This simulation tests the type I error rates of the Shapiro-Wilk test of normality in R and SAS.

First, we run a simulation in R. Notice the simulation is vectorized: there are no "for" loops that clutter the code and slow the simulation.

# type I error alpha <- 0.05 # number of simulations n.simulations <- 10000 # number of observations in each simulation n.obs <- 100 # a vector of test results type.one.error <- replicate(n.simulations, shapiro.test(rnorm(n.obs))$p.value)<alpha # type I error for the whole simulation mean(type.one.error) # Store cumulative results in data frame for plotting sim <- data.frame( n.simulations = 1:n.simulations, type.one.error.rate = cumsum(type.one.error) / seq_along(type.one.error)) # plot type I error as function of the number of simulations plot(sim, xlab="number of simulations", ylab="cumulative type I error rate") # a line for the true error rate abline(h=alpha, col="red") # alternative plot using ggplot2 require(ggplot2) ggplot(sim, aes(x=n.simulations, y=type.one.error.rate)) + geom_line() + xlab('number of simulations') + ylab('cumulative type I error rate') + ggtitle('Simulation of type I error in Shapiro-Wilk test') + geom_abline(intercept = 0.05, slope=0, col='red') + theme_bw()

As the number of simulations increases, the type I error rate approaches alpha. Try it in R with any value of alpha and any number of observations per simulation.

It's elegant the whole simulation can be condensed to 60 characters:

mean(replicate(10000,shapiro.test(rnorm(100))$p.value)<0.05)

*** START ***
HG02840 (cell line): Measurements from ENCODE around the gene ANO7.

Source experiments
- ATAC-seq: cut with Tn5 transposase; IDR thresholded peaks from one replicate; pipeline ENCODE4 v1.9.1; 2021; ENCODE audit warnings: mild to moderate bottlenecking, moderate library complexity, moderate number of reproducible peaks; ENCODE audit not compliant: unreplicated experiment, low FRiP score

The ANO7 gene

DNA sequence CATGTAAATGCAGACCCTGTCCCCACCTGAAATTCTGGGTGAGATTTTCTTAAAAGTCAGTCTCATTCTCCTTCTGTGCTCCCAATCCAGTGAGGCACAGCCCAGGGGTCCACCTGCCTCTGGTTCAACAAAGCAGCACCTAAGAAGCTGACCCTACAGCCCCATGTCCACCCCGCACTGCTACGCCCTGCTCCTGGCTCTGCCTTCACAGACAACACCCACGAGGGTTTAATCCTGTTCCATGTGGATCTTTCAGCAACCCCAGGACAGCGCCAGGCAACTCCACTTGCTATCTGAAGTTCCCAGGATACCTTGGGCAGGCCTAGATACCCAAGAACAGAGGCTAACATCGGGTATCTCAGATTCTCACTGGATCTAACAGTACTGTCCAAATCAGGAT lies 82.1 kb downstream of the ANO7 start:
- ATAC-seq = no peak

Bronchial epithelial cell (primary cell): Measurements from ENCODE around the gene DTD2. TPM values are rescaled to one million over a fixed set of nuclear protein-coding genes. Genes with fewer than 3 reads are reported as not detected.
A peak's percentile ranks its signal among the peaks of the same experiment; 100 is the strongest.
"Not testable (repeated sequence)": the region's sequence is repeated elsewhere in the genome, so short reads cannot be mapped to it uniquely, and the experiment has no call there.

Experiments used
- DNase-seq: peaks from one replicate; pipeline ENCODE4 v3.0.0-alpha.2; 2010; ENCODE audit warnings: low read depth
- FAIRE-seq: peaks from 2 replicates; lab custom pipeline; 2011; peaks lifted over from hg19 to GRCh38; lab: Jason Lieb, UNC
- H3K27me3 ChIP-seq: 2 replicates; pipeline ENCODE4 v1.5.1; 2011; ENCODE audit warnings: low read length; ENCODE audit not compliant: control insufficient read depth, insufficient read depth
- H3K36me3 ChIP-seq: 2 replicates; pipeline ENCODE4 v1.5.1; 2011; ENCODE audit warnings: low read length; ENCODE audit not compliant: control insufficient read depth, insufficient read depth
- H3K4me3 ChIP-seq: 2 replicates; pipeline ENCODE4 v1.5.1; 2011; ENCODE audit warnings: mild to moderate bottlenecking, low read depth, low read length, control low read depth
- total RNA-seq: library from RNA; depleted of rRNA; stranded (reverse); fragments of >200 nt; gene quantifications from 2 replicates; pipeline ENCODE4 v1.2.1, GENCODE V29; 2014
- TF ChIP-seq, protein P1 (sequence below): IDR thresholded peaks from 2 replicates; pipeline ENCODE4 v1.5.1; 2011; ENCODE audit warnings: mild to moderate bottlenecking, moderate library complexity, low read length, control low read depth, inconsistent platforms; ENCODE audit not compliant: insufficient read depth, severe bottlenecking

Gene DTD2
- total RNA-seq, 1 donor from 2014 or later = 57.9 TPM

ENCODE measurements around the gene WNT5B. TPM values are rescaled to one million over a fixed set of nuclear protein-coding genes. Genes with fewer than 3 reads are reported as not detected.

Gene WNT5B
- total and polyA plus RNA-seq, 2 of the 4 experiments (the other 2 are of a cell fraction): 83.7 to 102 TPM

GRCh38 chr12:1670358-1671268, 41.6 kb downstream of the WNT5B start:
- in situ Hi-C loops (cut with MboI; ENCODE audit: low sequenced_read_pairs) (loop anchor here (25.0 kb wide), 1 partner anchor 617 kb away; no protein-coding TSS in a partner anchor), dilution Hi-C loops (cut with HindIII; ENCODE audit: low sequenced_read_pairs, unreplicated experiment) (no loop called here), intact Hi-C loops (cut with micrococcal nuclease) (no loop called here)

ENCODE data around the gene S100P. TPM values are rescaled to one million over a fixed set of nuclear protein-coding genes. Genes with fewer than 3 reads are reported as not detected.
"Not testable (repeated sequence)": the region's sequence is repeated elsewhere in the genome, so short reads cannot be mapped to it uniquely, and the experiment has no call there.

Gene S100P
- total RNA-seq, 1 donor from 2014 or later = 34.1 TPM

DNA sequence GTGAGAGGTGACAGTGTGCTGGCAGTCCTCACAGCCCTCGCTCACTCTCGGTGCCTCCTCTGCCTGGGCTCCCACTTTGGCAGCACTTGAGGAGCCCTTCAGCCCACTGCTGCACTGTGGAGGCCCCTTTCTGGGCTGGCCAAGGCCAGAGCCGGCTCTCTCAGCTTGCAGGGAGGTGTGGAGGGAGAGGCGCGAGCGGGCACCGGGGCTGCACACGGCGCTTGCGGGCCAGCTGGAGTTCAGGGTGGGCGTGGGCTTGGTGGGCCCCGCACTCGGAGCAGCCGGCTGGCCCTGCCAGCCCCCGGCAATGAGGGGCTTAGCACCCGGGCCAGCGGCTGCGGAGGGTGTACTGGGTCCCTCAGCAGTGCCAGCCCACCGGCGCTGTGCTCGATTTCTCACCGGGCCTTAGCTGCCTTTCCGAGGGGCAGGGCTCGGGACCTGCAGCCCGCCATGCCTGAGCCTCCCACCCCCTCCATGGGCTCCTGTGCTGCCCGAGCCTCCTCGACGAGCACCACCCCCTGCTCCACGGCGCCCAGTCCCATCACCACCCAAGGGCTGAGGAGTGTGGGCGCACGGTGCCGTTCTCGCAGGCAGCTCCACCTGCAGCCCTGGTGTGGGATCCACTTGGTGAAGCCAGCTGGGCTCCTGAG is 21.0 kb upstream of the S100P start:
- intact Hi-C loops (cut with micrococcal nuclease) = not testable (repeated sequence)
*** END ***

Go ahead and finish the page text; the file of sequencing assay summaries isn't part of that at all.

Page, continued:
Likewise, we now do a similar simulation of the Shapiro-Wilk test in SAS. Notice there are no macro loops: the simulation is simpler and faster using a BY statement.

data normal; length simulation 4 i 3; /* save space and time */ do simulation = 1 to 10000; do i = 1 to 100; x = rand('normal'); output; end; end; run; proc univariate data=normal noprint ; by simulation; var x; output out=univariate n=n mean=mean std=std NormalTest=NormalTest probn=probn; run; data univariate; set univariate; type_one_error = probn<0.05; run; /* Summarize the type I error rates for this simulation */ proc freq data=univariate; table type_one_error/nocum; run;

In my SAS simulation the type I error rate was 5.21%.

Tested with R 3.0.2 and SAS 9.3 on Windows 7.

Nice simulation! In the the SAS code you said "SAS will not give the p-value." Actually, you can use the PROBN option to output the p-value. Then DATA step that creates the indicator variable becomes easier to read, and you can easily modify it to handle other significance levels:

ReplyDeleteproc univariate...;

output out=univariate probn=pvalue ...;

run;

data univariate;

...

type_one_error = (pvalue < 0.05);

run;

For other examples of these kinds of simulations, see Chapters 4 and 5 in _Simulating Data with SAS_ (2013).

Rick, thank you for correcting this mistake. SAS is powerful.

ReplyDeleteI came to this nice post when looking for a solution to the following issue. If you run this same simulation but using 5000 instead of 100 normal data, then simulated error I converges to something like 0.44, not 0.5. Any idea why this is so? Thanks a lot and congrats for the blog.

ReplyDelete